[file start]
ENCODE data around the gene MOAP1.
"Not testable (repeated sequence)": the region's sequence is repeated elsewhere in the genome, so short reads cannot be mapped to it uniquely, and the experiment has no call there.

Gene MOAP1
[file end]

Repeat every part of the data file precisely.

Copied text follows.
ENCODE data around the gene MOAP1.
"Not testable (repeated sequence)": the region's sequence is repeated elsewhere in the genome, so short reads cannot be mapped to it uniquely, and the experiment has no call there.

Gene MOAP1